US groups eye second Obama decision on China yuan.
But Nicholas Lardy, a China economic policy watcher at the Peterson Institute for International Economics, said he'd be "shocked" if Obama took that step now.
Obama faces his second decision on the currency issue in a semi-annual report due to Congress on Oct. 15.
During last year's campaign, Obama criticized then-President George W. Bush for repeatedly failing to label Beijing a currency manipulator, but then made the same decision in his first stab at the issue in April.
Obama's Treasury Department said China's currency, the renminbi, remained "undervalued," but Beijing had allowed the currency to rise 16.6 percent in real terms between June 2008 and the end of February 2009.
It also praised Beijing for enacting a large stimulus package to restore and "rebalance" Chinese economic growth.
The decision disappointed labor and manufacturing groups, who believe China deliberately undervalues its currency by 20 to 40 percent to give its companies a big price advantage in international trade.
Obama made up some lost ground with labor by recently slapping a 35-percent duty on tires made in China after a U.S. trade panel said a market-disrupting surge had occurred.
But "the magnitude of our trade imbalance with China is so enormous that we can not address it with piecemeal measures, one sector at a time. We have to address the basic pricing problem, which is a currency problem," said Thea Lee, policy director for the AFL-CIO labor federation.
The largest U.S. manufacturing group, the National Association of Manufacturers (NAM), also wants Obama to designate China a currency manipulator to increase pressure within the International Monetary Fund on Beijing.
"A lot of people were surprised they didn't cite China before. NAM's view is that if the U.S. doesn't cite China under the law, then it is unlikely that the IMF is going to do so," said Frank Vargo, vice president for international economic affairs at the manufacturers' association.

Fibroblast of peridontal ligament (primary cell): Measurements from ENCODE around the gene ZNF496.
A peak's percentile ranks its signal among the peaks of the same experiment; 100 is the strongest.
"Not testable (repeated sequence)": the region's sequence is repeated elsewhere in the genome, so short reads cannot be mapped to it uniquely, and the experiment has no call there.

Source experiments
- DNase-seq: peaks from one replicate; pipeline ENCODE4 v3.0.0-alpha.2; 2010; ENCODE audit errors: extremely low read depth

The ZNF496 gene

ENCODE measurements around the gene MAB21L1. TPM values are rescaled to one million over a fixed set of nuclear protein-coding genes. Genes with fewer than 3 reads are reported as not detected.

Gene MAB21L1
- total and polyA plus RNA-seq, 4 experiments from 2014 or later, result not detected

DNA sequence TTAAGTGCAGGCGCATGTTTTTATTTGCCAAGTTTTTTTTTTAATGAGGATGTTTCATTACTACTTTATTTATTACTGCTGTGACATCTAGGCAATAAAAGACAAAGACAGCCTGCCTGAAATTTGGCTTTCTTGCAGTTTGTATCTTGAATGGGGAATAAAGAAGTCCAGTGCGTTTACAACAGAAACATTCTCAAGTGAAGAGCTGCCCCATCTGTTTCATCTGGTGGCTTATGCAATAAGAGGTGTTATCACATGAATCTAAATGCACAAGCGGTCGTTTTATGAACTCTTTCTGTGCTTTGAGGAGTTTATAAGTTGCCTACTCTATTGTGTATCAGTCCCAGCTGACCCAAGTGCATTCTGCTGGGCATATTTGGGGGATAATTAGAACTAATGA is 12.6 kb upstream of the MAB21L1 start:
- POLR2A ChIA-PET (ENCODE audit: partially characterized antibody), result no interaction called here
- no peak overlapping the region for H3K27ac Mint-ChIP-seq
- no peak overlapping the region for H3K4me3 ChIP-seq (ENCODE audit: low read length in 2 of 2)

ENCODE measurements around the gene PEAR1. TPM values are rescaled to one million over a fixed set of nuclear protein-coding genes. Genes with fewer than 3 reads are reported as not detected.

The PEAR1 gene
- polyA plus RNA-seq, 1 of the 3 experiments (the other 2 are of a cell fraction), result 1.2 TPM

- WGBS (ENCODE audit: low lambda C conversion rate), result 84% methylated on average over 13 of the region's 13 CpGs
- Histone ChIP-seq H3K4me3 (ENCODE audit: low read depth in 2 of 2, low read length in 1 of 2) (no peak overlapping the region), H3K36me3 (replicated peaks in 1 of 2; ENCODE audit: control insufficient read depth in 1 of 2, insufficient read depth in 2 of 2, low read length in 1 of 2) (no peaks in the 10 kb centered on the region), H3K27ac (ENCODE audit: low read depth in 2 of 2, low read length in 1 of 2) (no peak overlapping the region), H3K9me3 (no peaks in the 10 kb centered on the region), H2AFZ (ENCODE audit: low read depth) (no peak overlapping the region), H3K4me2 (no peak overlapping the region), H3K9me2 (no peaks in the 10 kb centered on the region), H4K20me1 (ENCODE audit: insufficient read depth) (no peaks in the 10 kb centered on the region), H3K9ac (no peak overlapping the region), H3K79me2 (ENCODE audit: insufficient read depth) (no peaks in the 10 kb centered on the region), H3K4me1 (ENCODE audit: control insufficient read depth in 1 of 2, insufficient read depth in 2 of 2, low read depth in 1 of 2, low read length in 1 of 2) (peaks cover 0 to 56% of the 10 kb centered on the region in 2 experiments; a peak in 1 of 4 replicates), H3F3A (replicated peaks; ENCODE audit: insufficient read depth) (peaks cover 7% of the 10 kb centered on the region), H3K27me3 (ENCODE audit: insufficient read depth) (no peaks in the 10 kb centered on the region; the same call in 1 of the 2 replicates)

Under the 1988 U.S. law, Treasury is required to "initiate negotiations ... on an expedited basis, in the International Monetary Fund or bilaterally" with any country that it cites for currency manipulation.
China was cited in five reports between May 1992 and July 1994. However, no country has been cited since then.
Designating them now would increase strains on U.S.-China relations at a time when Washington wants Beijing's cooperation on issues ranging from Iran and North Korea to global climate change negotiations and world trade talks.
"There's no question" that China's currency is still undervalued, but a number of positive developments make it unlikely Obama will cite them for manipulation, Lardy from the Peterson Institute said.
"Not only is their trade balance coming down, but they have had very strong consumption growth ... On some of these big things, they're doing what we want them to do. All the trends are in the right direction," Lardy said.
As the world emerges from its worst economic downturn in decades, Washington has urged Beijing to promote domestic demand so its economy is less reliant on exports.
The Obama administration made credible progress on that front at the recent G20 leaders meeting in Pittsburgh, where "China went along with a pretty strong statement about rebalancing and making growth more sustainable," Lardy said.
Meanwhile, the Fair Currency Coalition, which includes labor, steel, farm, manufacturing and textile organizations, is looking beyond Obama's decision to action in Congress.
Charlie Blum, the coalition's executive director, said the group is pressing lawmakers to support legislation in the House of Representatives and Senate that would define currency manipulation as an illegal subsidy under U.S. trade rules.
If it becomes law, that would allow U.S. companies to ask the Commerce Department to impose duties offsetting the price advantage China gets from its exchange rate, Blum said.
Obama backed a similar bill when he was in the Senate.
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|Publication:||Financial Mirror (Cyprus)|
|Date:||Oct 7, 2009|
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